CHEAP TRICK

Published on July 28th, 2017

CHEAP TRICK

Cheap Trick | by David McClister

Cheap Trick | by David McClister

Cheap Trick arrived in early 1977 as puzzle for audiences and marketers deciding what to make of this band. Visually, they were a summit of nerds and hipsters. Sonically, they were almost as odd, thrashing like The Tubes or New York Dolls on “He’s a Whore,” quoting the Beatles outright on “Taxman, Mr. Thief,” channeling the menace of “Clockwork Orange” with “Elo Kiddies,” or laying themselves bare with the heart-melting “Mandocello.”

Who were these guys from Rockford, Illinois, with their locker full of hooks, playful duality and grainy loveletter typewriter font logo? Eventually, the music business classified them as a boy’s idea of a rock band that girls would like, too. On Cheap Trick’s breakthrough 1979 album, At Budokan — a standout from the brief golden age of live recordings as hit records — the roar greeting frontman Robin Zander’s song introductions (“I want you … to want me.”) was audibly feminine.

The music itself — on Budokan and a clutch of studio albums released before and after — could be as lovestruck as anything by Fats Domino and Elvis Presley, both of whom the Cheap Trick covered. But they didn’t stop there, and didn’t condescend to their audience, male or female. Bow-tied guitarist and principal songwriter Rick Nielsen delved into darker corners. “Heaven Tonight” acknowledged and lamented the romantic allure of suicide. “Dream Police” was a paranoid’s tour-de-force. The narrator of “High Roller,” embodied by Zander’s beguiling mix of power and crooning, could have been a textbook sociopath — attractive and creepy.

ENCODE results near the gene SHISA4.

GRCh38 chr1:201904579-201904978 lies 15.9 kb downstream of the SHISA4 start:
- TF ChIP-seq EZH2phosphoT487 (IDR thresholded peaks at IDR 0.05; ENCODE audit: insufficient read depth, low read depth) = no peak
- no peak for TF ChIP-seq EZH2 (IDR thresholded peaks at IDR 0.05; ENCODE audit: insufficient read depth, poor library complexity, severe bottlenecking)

And then there was “Surrender,” also made famous by At Budokan, and possibly the greatest rock song ever written about a generational divide.

Cheap Trick ebbed and then had a late-’80s resurgence with “The Flame,” the kind of outsourced, career-extending power ballad that helped the likes of Heart and Aerosmith make waves on MTV. But like those bands, Cheap Trick’s most durable work predates music television. They’re still at it, knocking out albums with three of four original band members, even as Nielsen cheerfully told Vice, “Nobody’s clamoring for a new Cheap Trick record.”

Cheap Trick performs with Foreigner and Jason Bonham’s Led Zeppelin Experience, 7pm.  Tuesday, August 1, at Perfect Vodka Amphitheatre in West Palm Beach. Tickets at livenation.com
~ Sean Piccoli

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